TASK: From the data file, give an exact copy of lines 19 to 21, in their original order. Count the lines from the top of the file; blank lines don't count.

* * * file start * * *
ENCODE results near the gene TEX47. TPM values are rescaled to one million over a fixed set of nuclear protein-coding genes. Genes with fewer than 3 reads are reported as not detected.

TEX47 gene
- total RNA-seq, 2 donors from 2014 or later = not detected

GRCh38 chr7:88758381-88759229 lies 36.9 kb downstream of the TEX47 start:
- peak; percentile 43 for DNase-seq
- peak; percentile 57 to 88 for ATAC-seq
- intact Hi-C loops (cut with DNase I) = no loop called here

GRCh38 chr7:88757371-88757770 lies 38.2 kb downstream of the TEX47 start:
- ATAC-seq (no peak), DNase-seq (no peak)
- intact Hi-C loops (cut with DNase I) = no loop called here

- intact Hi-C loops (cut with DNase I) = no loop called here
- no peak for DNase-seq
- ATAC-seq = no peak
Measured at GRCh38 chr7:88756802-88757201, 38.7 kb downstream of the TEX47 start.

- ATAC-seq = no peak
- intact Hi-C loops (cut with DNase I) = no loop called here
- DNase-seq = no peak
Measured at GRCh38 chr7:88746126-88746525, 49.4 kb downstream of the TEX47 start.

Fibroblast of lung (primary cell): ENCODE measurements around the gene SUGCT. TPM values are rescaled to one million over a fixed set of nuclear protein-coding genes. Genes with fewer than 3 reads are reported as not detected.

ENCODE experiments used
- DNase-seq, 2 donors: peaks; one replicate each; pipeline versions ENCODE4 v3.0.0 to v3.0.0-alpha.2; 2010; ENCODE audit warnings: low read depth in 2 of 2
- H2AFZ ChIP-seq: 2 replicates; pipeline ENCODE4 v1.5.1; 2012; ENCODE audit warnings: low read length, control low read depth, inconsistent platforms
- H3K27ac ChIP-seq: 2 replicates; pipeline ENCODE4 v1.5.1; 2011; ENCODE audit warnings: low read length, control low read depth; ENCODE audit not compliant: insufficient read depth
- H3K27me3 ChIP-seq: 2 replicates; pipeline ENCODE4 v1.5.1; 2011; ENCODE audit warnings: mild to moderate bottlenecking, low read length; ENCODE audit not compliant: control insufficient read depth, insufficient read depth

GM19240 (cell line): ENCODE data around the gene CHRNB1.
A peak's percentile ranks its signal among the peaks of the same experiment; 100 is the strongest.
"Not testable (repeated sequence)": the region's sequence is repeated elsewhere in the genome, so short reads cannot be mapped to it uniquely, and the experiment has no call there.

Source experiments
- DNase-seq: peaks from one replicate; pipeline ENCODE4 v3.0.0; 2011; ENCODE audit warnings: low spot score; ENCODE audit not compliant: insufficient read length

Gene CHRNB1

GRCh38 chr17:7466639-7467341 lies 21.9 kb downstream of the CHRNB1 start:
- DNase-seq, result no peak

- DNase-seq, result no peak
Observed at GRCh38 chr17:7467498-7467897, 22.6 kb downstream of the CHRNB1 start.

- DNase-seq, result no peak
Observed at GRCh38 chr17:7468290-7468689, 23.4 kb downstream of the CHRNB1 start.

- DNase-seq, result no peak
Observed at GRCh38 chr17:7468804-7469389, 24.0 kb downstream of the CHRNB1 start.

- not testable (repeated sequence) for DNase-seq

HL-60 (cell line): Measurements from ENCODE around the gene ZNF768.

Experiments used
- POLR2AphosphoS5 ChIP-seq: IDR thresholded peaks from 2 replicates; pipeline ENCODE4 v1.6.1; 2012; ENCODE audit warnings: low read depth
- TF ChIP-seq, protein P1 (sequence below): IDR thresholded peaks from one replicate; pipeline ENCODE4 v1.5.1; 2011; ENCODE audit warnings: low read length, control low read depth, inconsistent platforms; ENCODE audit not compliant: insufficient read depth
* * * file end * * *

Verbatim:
Fibroblast of lung (primary cell): ENCODE measurements around the gene SUGCT. TPM values are rescaled to one million over a fixed set of nuclear protein-coding genes. Genes with fewer than 3 reads are reported as not detected.

ENCODE experiments used
- DNase-seq, 2 donors: peaks; one replicate each; pipeline versions ENCODE4 v3.0.0 to v3.0.0-alpha.2; 2010; ENCODE audit warnings: low read depth in 2 of 2